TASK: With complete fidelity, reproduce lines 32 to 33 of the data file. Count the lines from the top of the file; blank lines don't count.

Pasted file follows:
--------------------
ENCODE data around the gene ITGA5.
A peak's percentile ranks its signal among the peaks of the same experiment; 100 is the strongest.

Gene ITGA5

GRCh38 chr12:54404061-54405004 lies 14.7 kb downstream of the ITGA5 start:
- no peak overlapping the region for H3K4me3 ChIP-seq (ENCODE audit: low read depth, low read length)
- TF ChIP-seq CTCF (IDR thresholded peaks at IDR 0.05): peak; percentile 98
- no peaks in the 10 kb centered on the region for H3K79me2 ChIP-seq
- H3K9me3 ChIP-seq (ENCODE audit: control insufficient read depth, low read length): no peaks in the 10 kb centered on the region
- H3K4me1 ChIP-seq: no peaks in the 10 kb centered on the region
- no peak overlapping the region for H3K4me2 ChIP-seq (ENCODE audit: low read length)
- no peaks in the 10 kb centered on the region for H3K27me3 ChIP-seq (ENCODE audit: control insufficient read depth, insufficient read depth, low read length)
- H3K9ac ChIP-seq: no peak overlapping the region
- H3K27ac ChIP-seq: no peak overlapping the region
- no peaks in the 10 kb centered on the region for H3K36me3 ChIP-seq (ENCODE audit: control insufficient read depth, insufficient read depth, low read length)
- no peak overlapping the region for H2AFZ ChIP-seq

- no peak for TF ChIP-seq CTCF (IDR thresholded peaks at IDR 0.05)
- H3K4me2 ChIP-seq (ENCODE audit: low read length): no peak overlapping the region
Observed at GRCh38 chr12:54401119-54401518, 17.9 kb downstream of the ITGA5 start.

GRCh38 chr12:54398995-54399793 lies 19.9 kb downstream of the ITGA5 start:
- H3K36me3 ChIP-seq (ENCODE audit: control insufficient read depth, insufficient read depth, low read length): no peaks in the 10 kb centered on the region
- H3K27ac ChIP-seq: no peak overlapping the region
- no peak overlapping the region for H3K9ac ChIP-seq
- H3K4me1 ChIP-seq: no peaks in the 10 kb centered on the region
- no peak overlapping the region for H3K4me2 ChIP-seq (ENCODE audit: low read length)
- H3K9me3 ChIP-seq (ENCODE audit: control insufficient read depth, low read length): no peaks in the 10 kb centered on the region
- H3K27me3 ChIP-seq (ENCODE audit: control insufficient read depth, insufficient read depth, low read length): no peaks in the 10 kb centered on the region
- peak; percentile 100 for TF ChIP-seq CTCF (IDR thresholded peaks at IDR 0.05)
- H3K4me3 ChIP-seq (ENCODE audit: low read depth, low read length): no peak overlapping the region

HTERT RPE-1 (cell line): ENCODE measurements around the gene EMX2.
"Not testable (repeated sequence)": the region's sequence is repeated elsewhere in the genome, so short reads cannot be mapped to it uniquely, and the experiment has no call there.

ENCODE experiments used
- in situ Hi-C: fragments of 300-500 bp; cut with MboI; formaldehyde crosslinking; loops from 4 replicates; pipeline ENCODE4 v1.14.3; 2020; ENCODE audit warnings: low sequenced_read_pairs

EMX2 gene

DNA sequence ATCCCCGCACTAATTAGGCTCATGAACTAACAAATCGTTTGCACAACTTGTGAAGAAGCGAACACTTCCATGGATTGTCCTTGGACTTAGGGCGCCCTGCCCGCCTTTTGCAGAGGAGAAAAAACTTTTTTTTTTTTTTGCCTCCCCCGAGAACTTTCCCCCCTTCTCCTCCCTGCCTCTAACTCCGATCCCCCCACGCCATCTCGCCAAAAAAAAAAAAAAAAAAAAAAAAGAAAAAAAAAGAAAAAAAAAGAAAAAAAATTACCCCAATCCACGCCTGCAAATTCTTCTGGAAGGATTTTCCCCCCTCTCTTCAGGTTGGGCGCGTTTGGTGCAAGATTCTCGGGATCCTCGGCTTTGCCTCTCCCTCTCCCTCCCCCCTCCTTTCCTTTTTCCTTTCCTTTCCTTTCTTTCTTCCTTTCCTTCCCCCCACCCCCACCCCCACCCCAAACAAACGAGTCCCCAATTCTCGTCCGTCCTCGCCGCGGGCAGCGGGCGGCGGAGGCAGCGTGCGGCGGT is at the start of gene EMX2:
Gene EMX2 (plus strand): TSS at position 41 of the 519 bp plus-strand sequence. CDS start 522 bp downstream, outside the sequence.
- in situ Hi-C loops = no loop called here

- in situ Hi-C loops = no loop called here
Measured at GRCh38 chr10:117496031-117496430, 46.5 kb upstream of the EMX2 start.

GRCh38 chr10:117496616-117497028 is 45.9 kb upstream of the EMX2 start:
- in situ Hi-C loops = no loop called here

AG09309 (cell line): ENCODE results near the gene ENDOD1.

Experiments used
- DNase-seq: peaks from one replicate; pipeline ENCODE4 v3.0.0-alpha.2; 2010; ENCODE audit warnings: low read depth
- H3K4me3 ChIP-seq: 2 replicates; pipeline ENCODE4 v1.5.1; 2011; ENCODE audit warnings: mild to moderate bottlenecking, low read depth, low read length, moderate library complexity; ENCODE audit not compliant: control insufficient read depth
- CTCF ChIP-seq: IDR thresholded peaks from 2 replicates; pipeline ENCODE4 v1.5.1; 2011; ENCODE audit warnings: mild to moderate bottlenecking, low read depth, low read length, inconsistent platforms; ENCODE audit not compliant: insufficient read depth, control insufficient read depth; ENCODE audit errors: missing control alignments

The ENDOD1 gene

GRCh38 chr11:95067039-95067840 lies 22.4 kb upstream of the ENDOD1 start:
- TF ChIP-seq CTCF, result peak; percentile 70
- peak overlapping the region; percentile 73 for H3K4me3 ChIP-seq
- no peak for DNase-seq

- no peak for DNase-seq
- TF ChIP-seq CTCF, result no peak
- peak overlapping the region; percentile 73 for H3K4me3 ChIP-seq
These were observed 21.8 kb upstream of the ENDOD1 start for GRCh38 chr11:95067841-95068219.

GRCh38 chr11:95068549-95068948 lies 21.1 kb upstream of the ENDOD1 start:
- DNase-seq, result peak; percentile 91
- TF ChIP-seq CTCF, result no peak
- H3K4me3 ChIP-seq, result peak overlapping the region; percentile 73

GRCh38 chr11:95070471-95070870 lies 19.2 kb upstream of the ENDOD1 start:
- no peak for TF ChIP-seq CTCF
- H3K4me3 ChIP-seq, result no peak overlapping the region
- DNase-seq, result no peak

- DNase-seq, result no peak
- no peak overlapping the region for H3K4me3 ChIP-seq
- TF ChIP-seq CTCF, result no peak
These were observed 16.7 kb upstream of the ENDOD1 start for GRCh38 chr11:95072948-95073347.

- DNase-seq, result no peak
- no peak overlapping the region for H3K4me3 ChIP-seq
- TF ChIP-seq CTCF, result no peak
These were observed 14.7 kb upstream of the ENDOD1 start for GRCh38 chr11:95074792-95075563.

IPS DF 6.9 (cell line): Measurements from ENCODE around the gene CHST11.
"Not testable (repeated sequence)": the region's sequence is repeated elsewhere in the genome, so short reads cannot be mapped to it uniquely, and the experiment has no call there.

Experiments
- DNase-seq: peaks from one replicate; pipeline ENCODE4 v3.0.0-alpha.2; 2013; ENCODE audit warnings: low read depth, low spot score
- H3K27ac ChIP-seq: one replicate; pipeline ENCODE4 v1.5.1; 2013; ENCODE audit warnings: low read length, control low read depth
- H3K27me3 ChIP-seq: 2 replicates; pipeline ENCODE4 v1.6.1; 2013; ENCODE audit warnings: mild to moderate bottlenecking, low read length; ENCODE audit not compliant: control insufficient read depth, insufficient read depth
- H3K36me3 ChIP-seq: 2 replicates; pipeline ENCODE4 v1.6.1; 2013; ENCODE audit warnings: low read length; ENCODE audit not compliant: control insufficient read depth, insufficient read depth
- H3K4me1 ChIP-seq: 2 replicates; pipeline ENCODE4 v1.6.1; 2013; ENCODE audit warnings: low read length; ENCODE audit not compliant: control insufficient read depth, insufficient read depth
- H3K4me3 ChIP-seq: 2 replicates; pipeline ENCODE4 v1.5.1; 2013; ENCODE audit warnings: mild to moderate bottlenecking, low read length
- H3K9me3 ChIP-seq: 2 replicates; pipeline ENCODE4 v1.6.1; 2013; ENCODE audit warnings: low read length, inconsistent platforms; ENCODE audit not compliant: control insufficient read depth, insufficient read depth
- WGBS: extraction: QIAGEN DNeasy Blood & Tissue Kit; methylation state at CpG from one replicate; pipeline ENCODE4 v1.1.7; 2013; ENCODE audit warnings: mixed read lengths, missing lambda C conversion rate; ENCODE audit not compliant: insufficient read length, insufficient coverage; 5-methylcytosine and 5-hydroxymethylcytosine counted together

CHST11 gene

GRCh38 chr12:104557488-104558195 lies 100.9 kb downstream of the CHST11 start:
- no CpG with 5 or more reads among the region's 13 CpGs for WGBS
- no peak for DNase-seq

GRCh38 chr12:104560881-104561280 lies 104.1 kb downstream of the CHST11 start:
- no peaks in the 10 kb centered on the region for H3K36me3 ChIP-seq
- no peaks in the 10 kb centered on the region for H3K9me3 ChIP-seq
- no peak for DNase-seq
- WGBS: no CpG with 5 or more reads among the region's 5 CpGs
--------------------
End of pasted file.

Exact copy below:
- in situ Hi-C: fragments of 300-500 bp; cut with MboI; formaldehyde crosslinking; loops from 4 replicates; pipeline ENCODE4 v1.14.3; 2020; ENCODE audit warnings: low sequenced_read_pairs

EMX2 gene